Return with me now to those thrilling days of yesteryear. Colorado territory, March, 1872. You have been commissioned to move supplies from Central City to the mining community of Georgetown. An unusually warm wind heightens the anticipation of an early spring after a somewhat mild Western winter. A bright and clear morning as you head to the livery to begin your journey.
The owner of the livery is quite eager for your mission to be successful as he has “kin folk” eagerly awaiting your arrival in Georgetown. He happily offers the loan of some of his personal tools and supplies. A large wheel nut wrench, a gallon of wheel grease and some simple hand tools handed down to him by his father who was once the town blacksmith. Hallowed treasures to him are but extra, useless cargo to you. “No thank ye,” you snort, spitting upon the ground, “not my job to worry with such things, ain’t no blacksmith!” You swing up onto the buck board and with a snap of the reins, off you go. The nerve of such a man to insinuate that a wagoneer of your prowess stoop to working on a wagon, besides, it’s a scant 20 miles to Georgetown! What could possibly go wrong? It’s less than 2 days ride!
Numerous streams cross your path, one of which proved to be quite deep and muddy but you plod onward through the slop even though it was well above your axles. The mud, grit and sand have now inundated every moving part on your trusty wagon but this is nothing for you to concern yourself with. A few miles further and you notice a bit of wobble in one of the front wheels on the wagon. You stop on the trail to have a look noting the wads of sandy grease working their way from the hubs of your wagon. “It’ll make it to Georgetown.” you think to yourself as you begin your journey again but alas as the miles pass the sandy, gritty goop cuts into the wooden spindle like a modern day plasma cutter and sadly you and one of your wheels are soon parted. It quickly rolls out of sight into a nearby ravine.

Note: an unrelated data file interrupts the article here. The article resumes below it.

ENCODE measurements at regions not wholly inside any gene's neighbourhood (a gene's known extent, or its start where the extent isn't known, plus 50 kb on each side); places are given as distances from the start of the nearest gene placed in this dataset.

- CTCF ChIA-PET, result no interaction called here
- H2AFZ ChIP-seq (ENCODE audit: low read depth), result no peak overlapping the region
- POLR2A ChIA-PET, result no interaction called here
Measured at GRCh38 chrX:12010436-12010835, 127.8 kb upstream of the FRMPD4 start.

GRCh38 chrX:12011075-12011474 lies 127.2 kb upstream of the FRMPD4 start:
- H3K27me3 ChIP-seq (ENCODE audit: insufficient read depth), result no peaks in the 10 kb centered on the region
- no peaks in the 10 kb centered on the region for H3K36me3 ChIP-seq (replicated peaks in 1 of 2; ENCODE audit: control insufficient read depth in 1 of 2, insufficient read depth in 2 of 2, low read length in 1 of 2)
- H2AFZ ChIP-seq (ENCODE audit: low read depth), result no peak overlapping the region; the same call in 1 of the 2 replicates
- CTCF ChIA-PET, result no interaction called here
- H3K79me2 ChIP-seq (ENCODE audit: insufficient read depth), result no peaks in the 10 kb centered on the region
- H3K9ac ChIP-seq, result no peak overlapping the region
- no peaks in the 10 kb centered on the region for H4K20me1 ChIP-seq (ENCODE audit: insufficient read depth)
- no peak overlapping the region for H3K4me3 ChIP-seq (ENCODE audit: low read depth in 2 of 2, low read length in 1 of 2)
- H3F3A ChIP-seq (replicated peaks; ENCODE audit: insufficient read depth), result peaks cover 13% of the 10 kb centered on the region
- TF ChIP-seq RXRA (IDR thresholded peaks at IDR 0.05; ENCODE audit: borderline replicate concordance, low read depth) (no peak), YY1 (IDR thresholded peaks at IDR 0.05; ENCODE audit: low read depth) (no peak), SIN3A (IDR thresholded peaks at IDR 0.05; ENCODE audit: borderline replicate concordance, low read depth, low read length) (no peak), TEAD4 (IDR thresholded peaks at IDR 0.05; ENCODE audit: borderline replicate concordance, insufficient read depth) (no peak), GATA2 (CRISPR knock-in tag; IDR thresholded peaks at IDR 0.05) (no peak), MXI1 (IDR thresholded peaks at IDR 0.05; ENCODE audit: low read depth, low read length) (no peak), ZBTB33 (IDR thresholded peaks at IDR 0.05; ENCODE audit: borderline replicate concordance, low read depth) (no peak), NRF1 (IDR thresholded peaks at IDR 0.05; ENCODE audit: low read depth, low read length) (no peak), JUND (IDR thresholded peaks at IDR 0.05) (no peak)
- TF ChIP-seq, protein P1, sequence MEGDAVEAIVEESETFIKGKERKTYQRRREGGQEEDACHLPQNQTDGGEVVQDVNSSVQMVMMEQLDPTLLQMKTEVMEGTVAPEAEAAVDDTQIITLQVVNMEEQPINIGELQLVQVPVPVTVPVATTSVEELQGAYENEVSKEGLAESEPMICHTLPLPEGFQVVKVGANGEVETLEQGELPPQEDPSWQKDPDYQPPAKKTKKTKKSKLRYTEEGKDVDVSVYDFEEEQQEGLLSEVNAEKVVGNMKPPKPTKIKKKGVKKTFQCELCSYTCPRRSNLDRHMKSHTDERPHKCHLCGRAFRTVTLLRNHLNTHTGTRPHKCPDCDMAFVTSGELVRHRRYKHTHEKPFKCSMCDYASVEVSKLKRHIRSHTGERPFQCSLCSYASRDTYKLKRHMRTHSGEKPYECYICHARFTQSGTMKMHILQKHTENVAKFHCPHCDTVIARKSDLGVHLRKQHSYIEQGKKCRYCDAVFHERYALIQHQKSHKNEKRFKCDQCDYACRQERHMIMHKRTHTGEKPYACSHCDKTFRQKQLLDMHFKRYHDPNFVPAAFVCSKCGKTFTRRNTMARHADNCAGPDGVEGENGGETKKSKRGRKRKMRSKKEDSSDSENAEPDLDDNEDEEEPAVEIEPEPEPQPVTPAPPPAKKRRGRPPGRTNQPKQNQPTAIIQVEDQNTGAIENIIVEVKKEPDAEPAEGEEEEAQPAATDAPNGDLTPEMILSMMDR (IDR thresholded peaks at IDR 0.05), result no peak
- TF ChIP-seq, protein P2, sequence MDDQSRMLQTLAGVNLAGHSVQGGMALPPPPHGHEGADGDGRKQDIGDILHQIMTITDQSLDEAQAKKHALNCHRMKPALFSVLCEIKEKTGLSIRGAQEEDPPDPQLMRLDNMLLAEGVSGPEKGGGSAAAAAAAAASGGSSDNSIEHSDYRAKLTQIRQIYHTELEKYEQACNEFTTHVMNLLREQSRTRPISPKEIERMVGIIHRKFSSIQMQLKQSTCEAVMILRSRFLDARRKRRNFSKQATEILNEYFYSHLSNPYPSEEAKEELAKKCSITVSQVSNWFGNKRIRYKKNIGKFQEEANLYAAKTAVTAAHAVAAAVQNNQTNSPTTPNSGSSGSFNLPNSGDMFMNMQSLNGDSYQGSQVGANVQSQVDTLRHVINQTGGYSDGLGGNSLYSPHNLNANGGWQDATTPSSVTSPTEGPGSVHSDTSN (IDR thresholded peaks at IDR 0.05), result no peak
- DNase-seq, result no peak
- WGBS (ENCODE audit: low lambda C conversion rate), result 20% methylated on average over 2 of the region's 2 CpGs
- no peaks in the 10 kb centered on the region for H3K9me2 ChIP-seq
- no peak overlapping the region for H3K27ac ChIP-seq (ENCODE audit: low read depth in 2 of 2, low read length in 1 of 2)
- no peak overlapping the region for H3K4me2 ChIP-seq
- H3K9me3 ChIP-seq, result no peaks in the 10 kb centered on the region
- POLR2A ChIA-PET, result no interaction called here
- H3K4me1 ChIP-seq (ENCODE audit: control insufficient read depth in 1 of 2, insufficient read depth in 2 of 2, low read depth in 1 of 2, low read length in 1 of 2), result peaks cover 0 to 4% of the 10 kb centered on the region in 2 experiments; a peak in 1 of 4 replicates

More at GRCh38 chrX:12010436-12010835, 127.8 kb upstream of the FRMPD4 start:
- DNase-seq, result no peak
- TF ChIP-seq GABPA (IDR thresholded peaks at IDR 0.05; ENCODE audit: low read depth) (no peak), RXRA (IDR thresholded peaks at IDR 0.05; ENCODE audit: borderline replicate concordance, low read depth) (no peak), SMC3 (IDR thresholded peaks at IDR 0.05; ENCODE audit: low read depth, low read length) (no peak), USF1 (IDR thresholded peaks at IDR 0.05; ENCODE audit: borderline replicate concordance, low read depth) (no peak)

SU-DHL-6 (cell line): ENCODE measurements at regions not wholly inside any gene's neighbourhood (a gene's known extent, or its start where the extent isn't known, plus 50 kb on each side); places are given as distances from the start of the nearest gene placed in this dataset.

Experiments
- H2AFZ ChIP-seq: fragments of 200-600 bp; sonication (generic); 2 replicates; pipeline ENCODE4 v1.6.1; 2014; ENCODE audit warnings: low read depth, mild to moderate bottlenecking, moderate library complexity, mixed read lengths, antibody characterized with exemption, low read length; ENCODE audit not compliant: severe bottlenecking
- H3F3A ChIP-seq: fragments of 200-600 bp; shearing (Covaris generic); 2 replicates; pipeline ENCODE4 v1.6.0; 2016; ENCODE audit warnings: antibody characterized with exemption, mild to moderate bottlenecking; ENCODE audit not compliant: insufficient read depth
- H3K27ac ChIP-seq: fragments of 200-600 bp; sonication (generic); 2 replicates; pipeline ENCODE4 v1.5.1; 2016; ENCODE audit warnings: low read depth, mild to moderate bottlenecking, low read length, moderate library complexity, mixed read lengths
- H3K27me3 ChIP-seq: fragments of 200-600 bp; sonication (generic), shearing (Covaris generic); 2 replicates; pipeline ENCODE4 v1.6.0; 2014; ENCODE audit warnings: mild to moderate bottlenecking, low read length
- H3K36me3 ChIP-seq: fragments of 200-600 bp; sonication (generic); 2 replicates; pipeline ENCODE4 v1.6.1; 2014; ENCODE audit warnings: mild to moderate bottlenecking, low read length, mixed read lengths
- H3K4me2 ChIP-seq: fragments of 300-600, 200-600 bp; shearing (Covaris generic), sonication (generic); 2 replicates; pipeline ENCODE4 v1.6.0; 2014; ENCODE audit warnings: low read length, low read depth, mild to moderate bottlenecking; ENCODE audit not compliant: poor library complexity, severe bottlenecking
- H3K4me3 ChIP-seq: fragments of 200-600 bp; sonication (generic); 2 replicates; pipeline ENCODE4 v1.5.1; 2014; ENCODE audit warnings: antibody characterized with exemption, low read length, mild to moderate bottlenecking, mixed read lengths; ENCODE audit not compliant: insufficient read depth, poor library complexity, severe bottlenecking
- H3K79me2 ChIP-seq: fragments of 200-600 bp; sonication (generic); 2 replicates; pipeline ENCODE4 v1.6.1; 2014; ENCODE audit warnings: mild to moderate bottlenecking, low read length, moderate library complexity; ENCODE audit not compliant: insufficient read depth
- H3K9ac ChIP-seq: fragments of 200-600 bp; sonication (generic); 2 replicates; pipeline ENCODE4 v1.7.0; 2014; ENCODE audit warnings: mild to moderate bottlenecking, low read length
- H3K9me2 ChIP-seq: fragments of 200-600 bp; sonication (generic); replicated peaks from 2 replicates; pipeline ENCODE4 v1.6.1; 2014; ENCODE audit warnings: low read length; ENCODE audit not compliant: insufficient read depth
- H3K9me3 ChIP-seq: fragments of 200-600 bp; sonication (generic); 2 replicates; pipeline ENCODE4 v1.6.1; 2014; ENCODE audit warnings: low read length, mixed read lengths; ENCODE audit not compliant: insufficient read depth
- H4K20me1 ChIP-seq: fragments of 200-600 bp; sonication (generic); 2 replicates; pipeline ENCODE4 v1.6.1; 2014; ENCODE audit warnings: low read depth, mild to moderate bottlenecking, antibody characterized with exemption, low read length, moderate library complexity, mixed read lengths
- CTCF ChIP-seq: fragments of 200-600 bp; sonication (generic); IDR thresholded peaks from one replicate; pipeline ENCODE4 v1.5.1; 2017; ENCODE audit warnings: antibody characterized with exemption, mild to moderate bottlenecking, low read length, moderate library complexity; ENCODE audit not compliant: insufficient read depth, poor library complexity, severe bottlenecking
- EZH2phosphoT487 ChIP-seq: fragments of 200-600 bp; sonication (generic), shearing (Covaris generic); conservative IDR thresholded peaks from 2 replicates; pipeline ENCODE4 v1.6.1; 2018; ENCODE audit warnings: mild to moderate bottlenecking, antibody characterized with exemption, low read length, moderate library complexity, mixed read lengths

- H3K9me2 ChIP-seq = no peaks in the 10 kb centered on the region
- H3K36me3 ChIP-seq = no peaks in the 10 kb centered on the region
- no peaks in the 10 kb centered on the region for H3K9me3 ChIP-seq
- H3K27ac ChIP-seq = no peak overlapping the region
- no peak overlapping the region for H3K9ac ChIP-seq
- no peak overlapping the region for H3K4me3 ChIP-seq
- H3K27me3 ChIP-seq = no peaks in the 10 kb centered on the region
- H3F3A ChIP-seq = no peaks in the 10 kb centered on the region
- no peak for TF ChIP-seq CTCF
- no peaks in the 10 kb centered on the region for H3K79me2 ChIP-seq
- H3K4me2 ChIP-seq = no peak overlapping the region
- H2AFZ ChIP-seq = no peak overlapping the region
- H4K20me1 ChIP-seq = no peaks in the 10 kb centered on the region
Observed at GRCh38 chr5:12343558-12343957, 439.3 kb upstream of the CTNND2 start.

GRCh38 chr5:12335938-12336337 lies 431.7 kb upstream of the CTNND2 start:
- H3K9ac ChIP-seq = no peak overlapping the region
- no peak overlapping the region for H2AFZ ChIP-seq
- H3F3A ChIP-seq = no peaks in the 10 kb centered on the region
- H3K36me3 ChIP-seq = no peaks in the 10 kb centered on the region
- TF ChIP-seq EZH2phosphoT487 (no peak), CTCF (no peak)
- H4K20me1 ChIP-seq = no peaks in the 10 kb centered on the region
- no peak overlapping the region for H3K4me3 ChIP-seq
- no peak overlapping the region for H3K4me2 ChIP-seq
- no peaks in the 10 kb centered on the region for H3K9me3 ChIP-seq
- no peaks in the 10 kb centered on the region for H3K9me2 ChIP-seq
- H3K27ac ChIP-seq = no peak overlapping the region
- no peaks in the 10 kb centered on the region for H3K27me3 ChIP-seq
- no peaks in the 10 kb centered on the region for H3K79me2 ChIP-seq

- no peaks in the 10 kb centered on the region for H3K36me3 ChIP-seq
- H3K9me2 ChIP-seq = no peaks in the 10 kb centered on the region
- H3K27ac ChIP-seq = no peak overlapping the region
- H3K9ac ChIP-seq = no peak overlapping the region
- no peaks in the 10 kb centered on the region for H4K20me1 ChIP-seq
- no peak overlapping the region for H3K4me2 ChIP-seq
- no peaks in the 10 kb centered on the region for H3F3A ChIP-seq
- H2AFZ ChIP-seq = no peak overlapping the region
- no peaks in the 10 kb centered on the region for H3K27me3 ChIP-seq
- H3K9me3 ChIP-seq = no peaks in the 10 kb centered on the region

So there you sit, alone in the wilderness but a resourceful soul such as yourself has a great epiphany! Foraging through the supplies on the wagon you find a bottle of lamp oil and spark a fire to life using two stones. Using blankets from the cargo you begin to signal for help using the ancient art of smoke signals. “Pure, unadulterated genius!” you gloat to yourself as the smoke wafts to the heavens. You are less than halfway to your destination, surely someone back in Central City will heed your aerial call for help! Your estimation of your location, however, is incorrect and you are well out of the visual range of your point of origin but not out of sight from the band of renegade Comanche’s encamped in the hills above you. These noble Native Americans quickly converge on your position and proceed to skewer, bludgeon and beat you as well as relieve you of your scalp leaving you near death on the trail as the sun begins to sink behind the hills. You drag your crumpled body to the remnants of your signal fire as the temperature drops and the clouds roll in and the first flakes of a late winter storm begin to fall. Your trusted horse soon freezes to death subsequently falling upon you ending your ill-fated excursion once and for all.
Two months later after what proved to be a record snowfall has melted a Frenchman by the name of Michel Toup happens upon a broken-down, abandoned wagon and some bones scattered on the ground by wolves. In a nearby bush he spots a tanned leathery clump of hair and skin which he places on his head to shield him from the bright springtime sun. The “toupee” is born and Michel soon retires to his family villa in the south of France content and extremely wealthy. If only you had a wagon jack, a wrench and some grease and possibly a little knowledge you could have, quite possibly, avoided this calamity and made the journey both successfully and alive.
In a world where danger and expense lurk around every turn why would one not want to be at least somewhat self sufficient? Just a little knowledge (anywhere you can get it) and preparedness (such as simple hand tools) can save you so much strife and heartache in life. Be it a light out on your trailer or on your desk, a loose hose clamp or a clogged toilet. Two points to take away from this month’s parable of undeniable knowledge: 1) Total helplessness is so unbecoming. for such a seemingly advanced form of life 2) No job is beneath you if it prevents you from reaching a goal!
‘Til next time, y’all come see us!
The oracle of truth, the bringer of enlightenment….the Tito!